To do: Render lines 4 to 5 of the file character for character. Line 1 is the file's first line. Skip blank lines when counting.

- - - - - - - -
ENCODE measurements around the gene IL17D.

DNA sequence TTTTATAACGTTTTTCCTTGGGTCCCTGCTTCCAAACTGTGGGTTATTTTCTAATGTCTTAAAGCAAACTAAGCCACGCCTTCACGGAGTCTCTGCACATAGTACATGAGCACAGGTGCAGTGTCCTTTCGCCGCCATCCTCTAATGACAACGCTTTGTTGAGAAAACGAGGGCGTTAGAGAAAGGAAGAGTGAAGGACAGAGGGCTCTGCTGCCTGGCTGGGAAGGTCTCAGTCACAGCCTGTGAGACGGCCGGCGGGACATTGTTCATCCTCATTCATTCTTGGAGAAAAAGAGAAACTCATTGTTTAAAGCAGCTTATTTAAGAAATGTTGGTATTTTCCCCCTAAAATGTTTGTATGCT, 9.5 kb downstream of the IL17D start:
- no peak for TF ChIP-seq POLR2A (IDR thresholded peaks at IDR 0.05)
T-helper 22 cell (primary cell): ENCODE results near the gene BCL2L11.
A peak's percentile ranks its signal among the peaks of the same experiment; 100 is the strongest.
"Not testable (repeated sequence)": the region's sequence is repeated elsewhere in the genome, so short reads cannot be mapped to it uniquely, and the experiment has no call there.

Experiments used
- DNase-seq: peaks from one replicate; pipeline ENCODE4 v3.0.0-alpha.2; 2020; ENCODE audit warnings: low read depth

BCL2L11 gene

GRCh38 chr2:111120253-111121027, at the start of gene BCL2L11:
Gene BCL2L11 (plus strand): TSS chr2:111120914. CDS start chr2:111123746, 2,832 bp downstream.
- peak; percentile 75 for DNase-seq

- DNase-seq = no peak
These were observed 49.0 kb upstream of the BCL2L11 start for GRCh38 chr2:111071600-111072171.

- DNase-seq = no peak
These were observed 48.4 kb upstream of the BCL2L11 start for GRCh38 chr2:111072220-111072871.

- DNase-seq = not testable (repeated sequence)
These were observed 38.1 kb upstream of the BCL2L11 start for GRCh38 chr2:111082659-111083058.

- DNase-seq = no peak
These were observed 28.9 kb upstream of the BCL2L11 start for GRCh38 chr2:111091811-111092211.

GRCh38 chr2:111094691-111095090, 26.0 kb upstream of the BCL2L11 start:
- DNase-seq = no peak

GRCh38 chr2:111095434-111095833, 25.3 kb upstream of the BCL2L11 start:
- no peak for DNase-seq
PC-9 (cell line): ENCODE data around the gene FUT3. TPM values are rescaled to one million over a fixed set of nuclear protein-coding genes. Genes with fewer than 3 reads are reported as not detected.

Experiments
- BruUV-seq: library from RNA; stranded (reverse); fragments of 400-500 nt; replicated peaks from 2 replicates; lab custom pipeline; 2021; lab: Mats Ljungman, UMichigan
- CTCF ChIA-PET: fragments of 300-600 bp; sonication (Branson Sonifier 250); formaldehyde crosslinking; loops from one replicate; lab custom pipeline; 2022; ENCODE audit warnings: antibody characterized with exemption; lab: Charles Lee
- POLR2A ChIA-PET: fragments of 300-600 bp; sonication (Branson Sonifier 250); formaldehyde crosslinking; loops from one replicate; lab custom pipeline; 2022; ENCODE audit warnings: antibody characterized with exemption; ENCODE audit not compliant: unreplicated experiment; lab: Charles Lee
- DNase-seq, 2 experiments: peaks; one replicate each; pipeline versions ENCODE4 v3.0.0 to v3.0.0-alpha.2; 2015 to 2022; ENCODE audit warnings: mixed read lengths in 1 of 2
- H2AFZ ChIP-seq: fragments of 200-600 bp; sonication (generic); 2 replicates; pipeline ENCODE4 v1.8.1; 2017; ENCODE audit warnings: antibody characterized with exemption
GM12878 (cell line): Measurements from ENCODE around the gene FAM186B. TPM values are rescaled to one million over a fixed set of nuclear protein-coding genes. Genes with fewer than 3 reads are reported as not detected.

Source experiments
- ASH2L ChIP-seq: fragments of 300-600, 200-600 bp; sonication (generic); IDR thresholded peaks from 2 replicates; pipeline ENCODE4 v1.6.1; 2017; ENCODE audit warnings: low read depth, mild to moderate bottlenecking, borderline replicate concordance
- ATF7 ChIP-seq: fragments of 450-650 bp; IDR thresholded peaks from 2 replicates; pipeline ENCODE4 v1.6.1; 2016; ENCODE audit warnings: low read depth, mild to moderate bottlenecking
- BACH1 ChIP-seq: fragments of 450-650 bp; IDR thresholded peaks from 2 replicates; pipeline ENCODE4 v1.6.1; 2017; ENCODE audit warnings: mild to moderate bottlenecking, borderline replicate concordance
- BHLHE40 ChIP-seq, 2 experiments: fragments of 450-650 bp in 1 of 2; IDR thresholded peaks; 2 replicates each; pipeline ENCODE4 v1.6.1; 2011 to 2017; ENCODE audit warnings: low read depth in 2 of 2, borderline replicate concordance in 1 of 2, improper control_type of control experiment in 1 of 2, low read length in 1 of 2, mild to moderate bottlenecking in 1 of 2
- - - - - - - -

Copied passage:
T-helper 22 cell (primary cell): ENCODE results near the gene BCL2L11.
A peak's percentile ranks its signal among the peaks of the same experiment; 100 is the strongest.